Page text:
One of the East Kimberley’s longest practising artists will showcase her unique artwork at an exhibition in Subiaco this month.

Senior artist Peggy Griffiths, from Waringarri Aboriginal Arts in Kununurra, will present her East meets West collection of six large paintings, one of which has already been acquired by the Parliament House Collection in Canberra.

The artworks depict traditional country within the Keep River National Park, located at the border of Western Australia and the Northern Territory. The works capture the Kimberley wet season, showing the Keep River flooding the country and drenching it in colour.

Peggy’s collection has been created using only natural ochre pigments, a crumbly hard rock heavily coloured by iron oxide.

I use only ochre pigments in my paintings mixing a lot of different colour, she said.

In these paintings I paint the wind blowing through the spinifex grasses

I paint my country, the rivers and the hills, the caves and dreaming places.

Sometimes I paint the floodwaters – I paint the grasses dancing in the wind.

That’s the spirit, still alive in my country. I paint this country because I know it and because I want other people to know this is my country.

Waringarri Aboriginal Arts is one of four art centres that are part of the Kimberley Aboriginal Artists alliance. The alliance keeps Aboriginal culture strong by supporting cultural practice, recording important stories and celebrating artists’ connection to their country.

It is supported by the Department of Industry and Resources through its Aboriginal Economic Development (AED) Division. AED works to increase the economic independence of Aboriginal people by supporting the establishment and development of sustainable economic development.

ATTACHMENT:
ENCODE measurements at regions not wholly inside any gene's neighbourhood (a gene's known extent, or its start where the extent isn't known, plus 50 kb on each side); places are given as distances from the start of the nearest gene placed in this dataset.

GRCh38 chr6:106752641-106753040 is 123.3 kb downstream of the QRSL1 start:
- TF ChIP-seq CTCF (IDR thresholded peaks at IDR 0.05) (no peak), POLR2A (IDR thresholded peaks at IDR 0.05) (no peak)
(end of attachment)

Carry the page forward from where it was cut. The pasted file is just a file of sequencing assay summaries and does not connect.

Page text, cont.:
Waringarri Aboriginal Arts Manager, Cathy Cummins, said Peggy was one of the art centres’ most important and longest practising artists.

Peggy is very important to the art centre because not only is she one of the leading senior artists but she is also very committed to the art centre, she said.

She is very supportive to other artists, especially the younger artists who are paramount to keeping art and culture strong.

Her collection at this exhibition is exquisite. It is an opportunity for the public to experience the story of the Kimberley and view the strong sense of individualism that Peggy presents through her art.

Peggy, who was previously Chairperson of Waringarri Aboriginal Arts, was the first indigenous artist to win the Fremantle Print Award in 1995.

Two of her paintings have been acquired by the Art Gallery of Western Australia, and she is represented in many other significant public collections including the National Gallery of Australia, Edith Cowan University and Artbank.

The East meets West exhibition will run from Friday, November 14 to Friday, December 4 at Seva Frangos Art in Subiaco.